History of Belpre, Washington Co., Ohio
By C. E. Dickinson, D. D.
Formerly Pastor of Congregational Church
Author of the History of First Congregational Church
Published for the Author by
Globe Printing & Binding Company
Parkersburg, West Virginia
CHAPTER XV -
AFTER THE CIVIL WAR
THE era of Railroad building in this
country commenced about the year 1835 and proceeded slowly at
first. Most of the lines built during the next two decades
were in the Atlantic States and were what would not be called
short lines and these lines were extended a few miles at a time.
Railroads multiplied as the people learned their advantages and
the means could be secured for their construction. The
Baltimore & Ohio was one of the first roads to extend its lines
to the west. This road advanced gradually from year to year
until 1857 when it reached the Ohio river at Parkersburg,
opposite Belpre. This road followed substantially the route of
the extensive stage road which was laid out by the State of
Virginia within two or three years after the settlement at
Marietta and, before the Railroad was built, was one of the best
patronized stage and freight routes between the Atlantic States
and the west. The completion of this road gave the people
at Belpre a direct and rapid communication with the east, and
greatly facilitated the movement of soldiers and supplies during
the Civil War. During the time, before West Virginia
became a separate state it was disputed territory. During
this period several battles were fought along the line of this
road and the daily papers often recorded the tearing up of rails
of this road by Confederate soldiers and a few days later in
another portion by Union soldiers. The importance of this
road for the movement of soldiers and supplies was probably one
of the causes of the separation of West Virginia from the parent
state and her continuance in the Union.
In April 1857, the same year that the Baltimore and
Ohio Road was completed to Parkersburg, the Marietta and
Cincinnati Road was completed and commenced its business.
By this means direct communication by Railroad was completed
between Baltimore and Cincinnati, with the
VILLAGE SCHOOL HOUSE BUILT 1876
JUDGE OLIVER RICE LORING
exception of nine miles between Scotts Landing and Parkersburg in
which gap the Ohio river furnished the means of transfer by
steamboats and barges.
The costs and inconveniences of this transfer were so
great that it was impossible to secure through business and the
local business was little more than enough to keep trains running.
The business men of Washington County saw that a direct connection
between these two roads was of vital importance to both roads and to
the public. The English bond-holders who were interested in
the B. & O. Road were unwilling to make farther advance of money,
and the Directors of the B. & O. refused to aid, and the Marietta
and Cincinnati Road was placed in the hands of a receiver in 1858.
Every one acknowledged that a road from Scott's Landing to
Belpre was a necessity but how it could be built was an important
question. It made that matter more embarassing because
the country at that time (1857-58) was in the midst of one of the
worst financial panics in our history. By the transfer of the
M. & C. Road to a receiver Hon. Wm. P. Cutler was. released
from his position as president of that road, and gave his attention
to the organization of the Union Railroad Company, and the
construction of this line of nine miles of road.
W. P. Cutler, John Mills, and Douglas Putnam
undertook this work and the road was completed in 1859, so that
it was ready for use at the beginning of the Civil War. Tracks
were laid to the river bank on each side so as to connect with large
transports furnished with tracks, which ferried both passenger and
freight cars across the river. This method of transfer was
reasonably successful but there were times when it was difficult and
even impossible to make the connections, especially in a very low
stage of water, a time of flood, or when the navigation was hindered
by floating ice. As business increased after the close of the
war it became evident that it was necessary to make better provision
for crossing the river at Belpre.
In 1868 what had been known as the Marietta and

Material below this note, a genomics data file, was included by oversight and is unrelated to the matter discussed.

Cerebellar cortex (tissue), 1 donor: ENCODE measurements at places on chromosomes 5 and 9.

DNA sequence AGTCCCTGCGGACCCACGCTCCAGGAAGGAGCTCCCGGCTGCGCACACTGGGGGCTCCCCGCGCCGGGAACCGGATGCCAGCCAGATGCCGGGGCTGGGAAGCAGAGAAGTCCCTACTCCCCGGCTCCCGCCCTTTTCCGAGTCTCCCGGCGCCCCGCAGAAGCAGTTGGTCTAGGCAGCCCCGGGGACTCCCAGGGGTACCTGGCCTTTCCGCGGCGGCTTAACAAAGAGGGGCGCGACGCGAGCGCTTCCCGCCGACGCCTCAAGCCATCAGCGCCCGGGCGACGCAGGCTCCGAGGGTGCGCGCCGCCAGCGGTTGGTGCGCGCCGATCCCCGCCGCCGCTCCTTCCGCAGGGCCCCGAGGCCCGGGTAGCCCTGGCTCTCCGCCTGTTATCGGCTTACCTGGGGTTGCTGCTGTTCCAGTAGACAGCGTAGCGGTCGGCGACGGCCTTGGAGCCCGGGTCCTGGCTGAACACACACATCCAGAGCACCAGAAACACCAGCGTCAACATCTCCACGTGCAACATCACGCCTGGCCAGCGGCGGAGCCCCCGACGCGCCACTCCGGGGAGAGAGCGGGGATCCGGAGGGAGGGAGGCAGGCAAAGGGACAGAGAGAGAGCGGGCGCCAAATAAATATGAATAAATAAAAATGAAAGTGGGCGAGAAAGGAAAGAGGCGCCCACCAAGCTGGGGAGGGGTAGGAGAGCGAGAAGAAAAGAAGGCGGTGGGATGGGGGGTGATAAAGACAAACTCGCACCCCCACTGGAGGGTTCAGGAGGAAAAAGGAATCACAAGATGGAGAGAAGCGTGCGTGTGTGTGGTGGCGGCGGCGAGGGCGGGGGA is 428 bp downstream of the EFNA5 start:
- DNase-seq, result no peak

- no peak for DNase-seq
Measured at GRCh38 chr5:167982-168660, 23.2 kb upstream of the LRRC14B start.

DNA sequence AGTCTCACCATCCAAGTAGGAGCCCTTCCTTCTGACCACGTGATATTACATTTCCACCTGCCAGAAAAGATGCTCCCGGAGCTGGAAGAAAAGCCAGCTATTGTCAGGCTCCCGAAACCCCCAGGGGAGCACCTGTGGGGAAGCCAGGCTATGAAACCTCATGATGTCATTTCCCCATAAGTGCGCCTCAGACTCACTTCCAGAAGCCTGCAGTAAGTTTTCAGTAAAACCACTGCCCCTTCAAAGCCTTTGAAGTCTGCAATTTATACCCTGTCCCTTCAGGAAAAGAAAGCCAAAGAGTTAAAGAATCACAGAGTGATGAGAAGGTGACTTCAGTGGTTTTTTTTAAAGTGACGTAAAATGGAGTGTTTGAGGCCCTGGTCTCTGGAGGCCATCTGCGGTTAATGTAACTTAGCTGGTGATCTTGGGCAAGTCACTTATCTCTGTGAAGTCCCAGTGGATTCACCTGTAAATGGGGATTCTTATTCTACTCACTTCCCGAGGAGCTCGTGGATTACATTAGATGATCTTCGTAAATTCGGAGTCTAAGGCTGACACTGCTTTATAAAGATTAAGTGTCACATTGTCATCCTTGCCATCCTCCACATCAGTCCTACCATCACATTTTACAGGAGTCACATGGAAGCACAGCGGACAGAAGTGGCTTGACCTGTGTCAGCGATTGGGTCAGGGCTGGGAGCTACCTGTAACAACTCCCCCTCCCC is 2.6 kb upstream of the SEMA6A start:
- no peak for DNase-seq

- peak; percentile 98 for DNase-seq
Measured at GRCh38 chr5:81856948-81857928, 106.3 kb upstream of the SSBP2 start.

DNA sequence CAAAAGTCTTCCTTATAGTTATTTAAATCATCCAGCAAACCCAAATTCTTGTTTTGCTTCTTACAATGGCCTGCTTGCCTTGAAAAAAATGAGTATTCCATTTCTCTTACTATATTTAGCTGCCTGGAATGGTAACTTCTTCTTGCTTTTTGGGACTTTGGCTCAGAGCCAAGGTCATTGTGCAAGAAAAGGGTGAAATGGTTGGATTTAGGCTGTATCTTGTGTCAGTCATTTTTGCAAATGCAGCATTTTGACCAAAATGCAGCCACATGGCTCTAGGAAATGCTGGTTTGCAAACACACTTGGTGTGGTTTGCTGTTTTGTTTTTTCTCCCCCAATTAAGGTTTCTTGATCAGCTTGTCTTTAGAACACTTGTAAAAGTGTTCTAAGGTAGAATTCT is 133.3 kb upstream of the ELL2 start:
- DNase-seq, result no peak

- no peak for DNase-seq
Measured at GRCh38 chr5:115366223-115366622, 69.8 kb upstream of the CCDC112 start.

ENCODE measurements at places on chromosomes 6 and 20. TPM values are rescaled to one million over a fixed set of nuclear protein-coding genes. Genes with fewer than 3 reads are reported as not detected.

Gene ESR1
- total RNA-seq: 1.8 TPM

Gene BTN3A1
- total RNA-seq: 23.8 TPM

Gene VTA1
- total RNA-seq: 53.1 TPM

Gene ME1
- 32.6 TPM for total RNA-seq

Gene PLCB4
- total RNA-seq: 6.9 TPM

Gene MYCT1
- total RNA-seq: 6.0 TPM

Cincinnati Railway came under control of the B. & O. road and was
given the name of Baltimore and Ohio Southwestern Railway.
A little later it was decided to construct a short line
from Athens to Belpre and bridge the river here. The
road was completed in 1874 and the bridge about the same time which
made Belpre only a way station on a through line of railway but it
was an important station, for the Railway Company purchased of
George Dana, Esq. twelve acres on "the plain," built suitable
buildings and established stock yards for unloading, feeding and
watering animals transported in cattle cars, as the law directs.
From that time to the present thousands of cattle,
sheep and hogs have here been rested and refreshed every month.
A large hotel was built by the Railroad near the station which for a
number of years was patronized by cattle men and others. This
business was finally suspended and after being unoccupied for a
number of years the building was demolished in 1915.
Previous to the completion
of the road from Marietta to Belpre, the history of Belpre referred
to the township. In 1852 A. H. Browning Esq., secured
the laying out of a village plat by S. H. Chamberlain,
Surveyor. In this plat were eighteen building lots. A
considerable number of additions were made to this plat until it
reached its present dimensions. After the completion of the
road just mentioned the village began to assume importance.
Dwellings were erected, also a store in which the Post Office was
located. Soon religious services were held here and within a
few years a school house and two houses for worship were built.
In 1870 there were about one thousand persons in the
village and a little later a petition, signed by one hundred and ten
citizens, was presented to the County Commissioners asking for the
incorporation of a village; a remonstrance was presented, signed by
seventy leading citizens, which delayed action on the petition, and
it was finally decided not to authorize the incorporation because
the boundaries proposed included farm lands which should not be
embraced in the village. In 1901 a majority of citizens voted to
incorporate the village and the charter was received January 9th,
1902. The first election of village officers was held a little
later. The citizens of Belpre have not attempted to make this
a manufacturing center very much beyond the necessities of local
trade. A ship was built
here a little above the Little Hocking by Martin Roberts.
Commenced in 1860, though not completed until after the close of the
Civil War, when it was sent down the river to the Gulf of Mexico for
About this time the oil business began to assume
importance in Southern Ohio and adjacent parts of West Virginia;
this fact and the growth of Parkersburg made the village a more
desirable locality for residences and caused a steady increase both
in population and business. In 1865 a drug store was
established by C. H. Johnson, also a flouring mill was